Soups are good, especially when it's chilly outside and your husband keeps the thermostat below 60...Just kidding, we don't keep it that low...yet.
This soup is an easy one and it's pretty quick, too. The ingredients are few and simple, but it does take a little bit of thought. The salsa has to be picked carefully because it can affect the consistency of the soup, and potentially the taste, too.
We typically use olive oil where recipes call for vegetable oil. While vegetable oil is generally cheaper, we just don't keep it on hand and just like the taste olive oil gives our food a little better. We typically chop or mince our own garlic rather than use the bottle type. It's an ingredient we use pretty often, so we almost always have some on hand. While we prefer fresh cilantro and lime juice, we've used dried cilantro and the lime juice from one of those little plastic limes - the recipe comes out just fine. We almost always use organic black beans and organic salsa. We prefer the ones from a certain Michigan-based grocery chain. (Sorry, to a certain Cincinnati-based grocery chain.)
1 teaspoon vegetable oil.
1 tablespoon (bottled) minced garlic
2 cups water
1/2 teaspoon chipotle chili powder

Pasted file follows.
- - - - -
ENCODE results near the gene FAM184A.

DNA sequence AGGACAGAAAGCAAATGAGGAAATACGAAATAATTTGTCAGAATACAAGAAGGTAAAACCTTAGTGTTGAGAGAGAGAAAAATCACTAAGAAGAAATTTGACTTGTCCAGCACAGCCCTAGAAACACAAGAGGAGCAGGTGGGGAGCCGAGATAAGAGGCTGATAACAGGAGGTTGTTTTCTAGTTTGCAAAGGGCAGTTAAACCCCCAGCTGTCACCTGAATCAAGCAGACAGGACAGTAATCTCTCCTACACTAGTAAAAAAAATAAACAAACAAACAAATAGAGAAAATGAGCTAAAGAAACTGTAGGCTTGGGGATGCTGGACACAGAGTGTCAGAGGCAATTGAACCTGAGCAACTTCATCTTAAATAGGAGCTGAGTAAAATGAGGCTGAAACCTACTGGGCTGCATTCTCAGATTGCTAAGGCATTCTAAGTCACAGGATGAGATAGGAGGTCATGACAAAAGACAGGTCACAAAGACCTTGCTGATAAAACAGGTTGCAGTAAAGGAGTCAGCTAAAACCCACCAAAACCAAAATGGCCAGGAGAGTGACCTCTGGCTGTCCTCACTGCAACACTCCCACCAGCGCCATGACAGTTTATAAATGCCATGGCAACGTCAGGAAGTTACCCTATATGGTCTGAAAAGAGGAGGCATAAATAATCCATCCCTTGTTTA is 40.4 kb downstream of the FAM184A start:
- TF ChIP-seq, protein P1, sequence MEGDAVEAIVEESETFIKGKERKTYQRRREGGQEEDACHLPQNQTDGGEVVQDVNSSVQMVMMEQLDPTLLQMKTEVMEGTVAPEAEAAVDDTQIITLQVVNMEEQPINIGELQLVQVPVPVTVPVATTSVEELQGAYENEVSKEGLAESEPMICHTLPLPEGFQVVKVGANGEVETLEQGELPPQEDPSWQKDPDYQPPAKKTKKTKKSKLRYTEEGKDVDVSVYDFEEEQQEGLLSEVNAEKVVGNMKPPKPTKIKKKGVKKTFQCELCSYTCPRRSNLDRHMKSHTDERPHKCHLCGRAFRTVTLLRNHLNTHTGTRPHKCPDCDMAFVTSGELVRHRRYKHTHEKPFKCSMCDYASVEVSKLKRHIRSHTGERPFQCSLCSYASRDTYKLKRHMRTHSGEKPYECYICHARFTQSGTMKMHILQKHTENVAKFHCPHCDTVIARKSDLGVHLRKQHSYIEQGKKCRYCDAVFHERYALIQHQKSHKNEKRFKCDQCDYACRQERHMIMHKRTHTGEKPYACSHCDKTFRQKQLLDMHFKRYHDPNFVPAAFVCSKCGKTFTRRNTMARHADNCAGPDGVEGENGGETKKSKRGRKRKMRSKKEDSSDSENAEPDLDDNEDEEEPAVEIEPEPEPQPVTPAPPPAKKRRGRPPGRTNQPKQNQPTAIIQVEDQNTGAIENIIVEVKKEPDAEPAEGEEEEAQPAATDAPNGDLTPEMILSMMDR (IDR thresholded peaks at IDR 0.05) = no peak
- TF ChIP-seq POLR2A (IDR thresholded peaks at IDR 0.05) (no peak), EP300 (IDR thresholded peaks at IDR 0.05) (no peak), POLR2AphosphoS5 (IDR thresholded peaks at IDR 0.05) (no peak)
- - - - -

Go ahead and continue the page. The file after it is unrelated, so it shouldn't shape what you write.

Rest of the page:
2 (15 oz) cans black beans, rinsed and drained
1 (8 oz) bottle or jar of salsa
1 tablespoon fresh lime juice
1/2 cup chopped fresh cilantro
shredded Monterrey Jack Cheese
Heat oil in a large saucepan over medium-high, add garlic; saute 1 minute. Stir in water, chipotle powder, beans and salsa. Bring to a boil; reduce heat, and simmer 1 minute.
Place 3 cups of black bean mixture in a blender; process until smooth. Return pureed mixture to pan. Stir in lime juice; simmer 10 minutes. Remove from heat; stir in cilantro. Sprinkle each serving with cheese.
While the cheese is a must, we sometimes sprinkle some crushed tortilla chips (blue corn, of course!) over top. Mix it up with different kinds of salsa - we typically stick to the more "traditional" recipes, avoiding the "corn and bean" varieties or the fruity varieties. The chunkier salsa (Pace or Chi-Chi's) varieties will produce a thicker soup than the more runny or thinner types (Newman's Own).
OK, admittedly, putting a soup in blender was a little weird at first. But it really did make the soup much more smooth than we could have ever gotten it without using the blender, so it was worth being weirded out by it.
The clear beer choice might be Dos Equis (XX), but that's not what Mike would recommend. Negra Modelo or Modelo Especial may be a better choice with this soup. Although, a glass of water (with lime, of course) or milk does the job, too.